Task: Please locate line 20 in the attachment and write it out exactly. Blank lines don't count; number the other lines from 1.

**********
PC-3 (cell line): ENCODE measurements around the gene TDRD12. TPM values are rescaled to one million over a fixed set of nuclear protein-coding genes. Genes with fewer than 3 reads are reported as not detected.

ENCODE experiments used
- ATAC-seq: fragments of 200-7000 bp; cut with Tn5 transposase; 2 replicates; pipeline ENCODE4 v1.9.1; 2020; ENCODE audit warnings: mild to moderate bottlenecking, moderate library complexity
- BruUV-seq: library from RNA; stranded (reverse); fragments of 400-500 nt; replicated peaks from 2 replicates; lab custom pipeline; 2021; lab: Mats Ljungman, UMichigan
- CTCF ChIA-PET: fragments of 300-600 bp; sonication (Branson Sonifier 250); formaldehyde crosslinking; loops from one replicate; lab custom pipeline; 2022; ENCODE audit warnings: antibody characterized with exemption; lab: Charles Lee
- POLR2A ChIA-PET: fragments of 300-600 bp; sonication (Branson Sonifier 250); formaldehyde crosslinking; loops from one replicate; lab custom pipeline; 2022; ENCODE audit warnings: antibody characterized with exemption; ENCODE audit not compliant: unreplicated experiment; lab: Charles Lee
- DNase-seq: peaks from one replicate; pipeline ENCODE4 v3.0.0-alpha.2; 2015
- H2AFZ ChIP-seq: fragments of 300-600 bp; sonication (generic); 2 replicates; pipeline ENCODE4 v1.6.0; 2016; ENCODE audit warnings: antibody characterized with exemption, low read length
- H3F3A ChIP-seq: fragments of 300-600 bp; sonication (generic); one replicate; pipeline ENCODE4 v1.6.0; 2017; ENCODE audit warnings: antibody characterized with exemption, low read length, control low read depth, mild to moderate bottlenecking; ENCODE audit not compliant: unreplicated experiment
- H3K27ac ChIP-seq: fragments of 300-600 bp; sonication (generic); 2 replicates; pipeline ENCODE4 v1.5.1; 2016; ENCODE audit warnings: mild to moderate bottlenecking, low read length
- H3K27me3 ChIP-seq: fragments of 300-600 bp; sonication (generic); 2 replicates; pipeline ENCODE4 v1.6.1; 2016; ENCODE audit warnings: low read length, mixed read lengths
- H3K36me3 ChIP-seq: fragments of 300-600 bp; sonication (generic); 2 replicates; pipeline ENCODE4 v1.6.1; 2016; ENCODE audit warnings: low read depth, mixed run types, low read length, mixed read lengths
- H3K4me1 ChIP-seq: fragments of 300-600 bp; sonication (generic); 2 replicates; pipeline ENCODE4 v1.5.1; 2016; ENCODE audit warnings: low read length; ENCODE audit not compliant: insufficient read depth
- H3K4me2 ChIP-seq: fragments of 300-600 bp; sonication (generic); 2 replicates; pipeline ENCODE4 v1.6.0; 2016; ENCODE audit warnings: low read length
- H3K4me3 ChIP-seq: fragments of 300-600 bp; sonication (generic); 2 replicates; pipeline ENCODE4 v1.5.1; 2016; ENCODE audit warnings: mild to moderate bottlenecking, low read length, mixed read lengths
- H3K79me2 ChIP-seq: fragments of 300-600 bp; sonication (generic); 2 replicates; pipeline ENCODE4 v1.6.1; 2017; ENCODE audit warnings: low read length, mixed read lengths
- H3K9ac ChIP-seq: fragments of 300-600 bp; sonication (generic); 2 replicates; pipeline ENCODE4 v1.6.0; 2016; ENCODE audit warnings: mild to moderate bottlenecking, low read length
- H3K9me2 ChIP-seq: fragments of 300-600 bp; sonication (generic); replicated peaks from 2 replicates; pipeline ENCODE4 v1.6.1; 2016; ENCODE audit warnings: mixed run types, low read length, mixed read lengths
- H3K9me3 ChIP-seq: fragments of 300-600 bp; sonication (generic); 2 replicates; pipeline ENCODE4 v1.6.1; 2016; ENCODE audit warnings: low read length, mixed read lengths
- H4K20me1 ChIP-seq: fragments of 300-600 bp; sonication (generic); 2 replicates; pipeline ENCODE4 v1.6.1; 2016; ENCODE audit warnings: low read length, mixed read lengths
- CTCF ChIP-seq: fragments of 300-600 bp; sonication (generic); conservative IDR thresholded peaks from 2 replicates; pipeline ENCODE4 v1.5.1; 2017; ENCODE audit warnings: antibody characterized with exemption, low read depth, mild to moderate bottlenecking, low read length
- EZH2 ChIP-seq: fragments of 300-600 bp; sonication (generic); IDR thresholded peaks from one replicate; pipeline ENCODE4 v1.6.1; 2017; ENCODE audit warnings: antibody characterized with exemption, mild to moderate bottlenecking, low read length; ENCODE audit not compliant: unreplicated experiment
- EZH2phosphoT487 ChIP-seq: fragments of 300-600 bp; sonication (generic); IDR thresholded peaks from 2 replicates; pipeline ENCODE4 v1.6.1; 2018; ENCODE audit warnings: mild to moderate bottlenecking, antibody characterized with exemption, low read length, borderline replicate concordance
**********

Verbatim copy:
- H4K20me1 ChIP-seq: fragments of 300-600 bp; sonication (generic); 2 replicates; pipeline ENCODE4 v1.6.1; 2016; ENCODE audit warnings: low read length, mixed read lengths